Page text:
Throughout history, crowns have been the primary image for authority and honor. In the Bible, it is clear that God is the one who crowns kings. All earthly authority comes from him (Rom 13:1-2). In David’s psalm describing the king, we read that God “welcomed him with the blessings of good things and set a crown of fine gold on his head” (Ps 21:3). The king’s crown was a symbol of his representative rule of the kingdom that was ultimately ruled by God, God is the only true authority, the everlasting King. One day we will see Christ with many crowns on his head, an image of his ultimate authority (Rev 19:12). This carries through in the crown imagery when we read that “the LORD of Armies will be like a glorious crown for his few remaining people” (Isa 28:5). Later on we learn that God removes the crown if a king fails to uphold the covenant (Ps 89:39; Prov 27:24).

The eternal reward of believers in heaven is portrayed in Scripture as a crown.



The Bible often uses the same figure in a number of contrasting ways, and the image of a crown is no exception. In a stunning reversal of the crown image, God bestows upon Jerusalem the honor of being his crown: “Then you will be a beautiful crown in the hand of the LORD, a royal crown in the hand of your God” (Isa 62:3). Jerusalem has gone from being a desolate city in rebellion against the true King’s authority, to being Almighty God’s adornment. God has raised his people up so that they are jewels in his crown (Zech 9:16). What a beautiful picture of the redemption God works in the lives of those who love him.

The image of a crown also denotes God’s blessing on his people. For example, Isaiah promised that after the Israelites returned from exile “everlasting happiness will be on their heads as a crown” (Isa 35:10). God will crown his people with the blessings of children (Prov 17:6), old age (Prov 16:31), and wisdom (Prov 4:9). These blessings of God will be external and visible to all, just like a crown.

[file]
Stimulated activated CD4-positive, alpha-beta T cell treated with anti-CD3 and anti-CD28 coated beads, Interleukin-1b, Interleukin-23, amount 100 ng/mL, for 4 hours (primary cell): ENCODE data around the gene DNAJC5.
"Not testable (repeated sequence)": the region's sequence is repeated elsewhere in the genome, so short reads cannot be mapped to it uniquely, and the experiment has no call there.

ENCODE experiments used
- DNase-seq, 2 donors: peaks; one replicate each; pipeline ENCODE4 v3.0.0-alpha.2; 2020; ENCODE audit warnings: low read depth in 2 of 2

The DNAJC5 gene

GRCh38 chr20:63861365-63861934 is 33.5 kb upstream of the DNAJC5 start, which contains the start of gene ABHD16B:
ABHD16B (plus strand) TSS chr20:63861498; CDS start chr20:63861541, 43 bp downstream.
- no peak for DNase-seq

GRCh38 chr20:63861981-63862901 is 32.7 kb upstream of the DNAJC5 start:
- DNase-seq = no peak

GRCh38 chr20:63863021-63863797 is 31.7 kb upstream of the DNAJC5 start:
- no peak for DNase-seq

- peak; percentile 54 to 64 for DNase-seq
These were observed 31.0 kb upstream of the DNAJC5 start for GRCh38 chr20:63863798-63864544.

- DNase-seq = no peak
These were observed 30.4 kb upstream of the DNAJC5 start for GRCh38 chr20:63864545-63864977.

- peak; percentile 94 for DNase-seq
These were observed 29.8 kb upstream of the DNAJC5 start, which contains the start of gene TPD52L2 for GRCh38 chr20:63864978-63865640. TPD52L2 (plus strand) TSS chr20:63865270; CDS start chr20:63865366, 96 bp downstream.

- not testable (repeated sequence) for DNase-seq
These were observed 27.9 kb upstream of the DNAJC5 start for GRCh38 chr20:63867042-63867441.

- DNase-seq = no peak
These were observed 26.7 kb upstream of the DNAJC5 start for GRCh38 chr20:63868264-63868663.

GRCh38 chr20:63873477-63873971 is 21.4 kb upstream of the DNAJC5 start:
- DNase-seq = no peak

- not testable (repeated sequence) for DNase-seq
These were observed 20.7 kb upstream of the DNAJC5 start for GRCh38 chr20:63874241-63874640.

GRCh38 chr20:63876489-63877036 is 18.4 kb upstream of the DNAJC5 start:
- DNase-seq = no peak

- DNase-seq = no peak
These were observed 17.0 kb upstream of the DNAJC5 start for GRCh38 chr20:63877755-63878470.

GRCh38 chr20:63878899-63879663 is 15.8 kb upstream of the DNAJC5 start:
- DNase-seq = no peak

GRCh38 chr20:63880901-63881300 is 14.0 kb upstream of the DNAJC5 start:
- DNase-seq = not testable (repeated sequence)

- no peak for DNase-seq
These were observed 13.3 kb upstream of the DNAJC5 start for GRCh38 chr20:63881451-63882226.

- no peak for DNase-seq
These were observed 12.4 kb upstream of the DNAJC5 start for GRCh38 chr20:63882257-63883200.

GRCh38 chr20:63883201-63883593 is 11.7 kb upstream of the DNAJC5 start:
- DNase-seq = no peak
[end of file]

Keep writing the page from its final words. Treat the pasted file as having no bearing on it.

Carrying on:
In addition to being a symbol for literal kingship and for God’s favor, crowns serve as an image of the eternal rewards for those who serve as God’s favor, crowns serve as an image of the eternal rewards for those who serve as God’s ambassadors. Paul spoke of his congregations as his crowns (Philp 4:1; 1 Thess 2:19). Here the reference is to a victor’s crown, like the one awarded to the winner of an athletic competition. Paul did not have much in the way of earthly treasure, but the souls of those he served were reward enough. In addition, his work on their behalf was storing up for him crowns in heaven, as he awaited the “crown of righteousness” God would give him in return for his faithfulness to the gospel (2 Tim 4:8).

Like Paul, all Christians anticipate the crowns that await us in heaven. As coheirs with Christ, we inherit the royal blessings of Christ. We are urged to “be faithful until death, and I will give you a crown of life” (Rev 2:10). Not only has God allowed us to he jewels in his crown when we become part of his chosen people, he has given us our own imperishable crowns as we share in his glory: “Everyone who enters an athletic contest goes into strict training. They do it to win a temporary crown, but we do it to win one that will be permanent” (1 Cor 9:25; see also James 1:12; 1 Pet 5:4).


  1. There are two kinds of crowns in the Bible. They have to be differentiated because their meanings are different enough that it’s important to separate them.
    The διάδημα (dyádeema) (diadem) always means a crown of royal authority. This is what in English is properly called a crown.
    The στέφανος (stéphanus) (wreath) is a laural wreath made of leafy olive twigs, (or in Jesus’ case, thorns.) The laural is given to the winners of an athletic event, and as a reward for other thpes of merit. They dry out and die, of course, so if used as a symbol of rank or authority, they have to be remade.
    In English meaning, the laural served the function of a medal. A medal of a specific reward, or for winning the race. Paul considered his churches his medals on his heavenly uniform. You can win the medal of righteousness, the medal of life.
    Our “casting of crowns” will be the equivalent of throwing the medals on our uniforms at his feet in praise.

  2. What about the ten crowns upon the beast of revelation chapter 13 that emerged out of the sea and had ten horns and seven heads and upon his horns were ten crowns what do they represent

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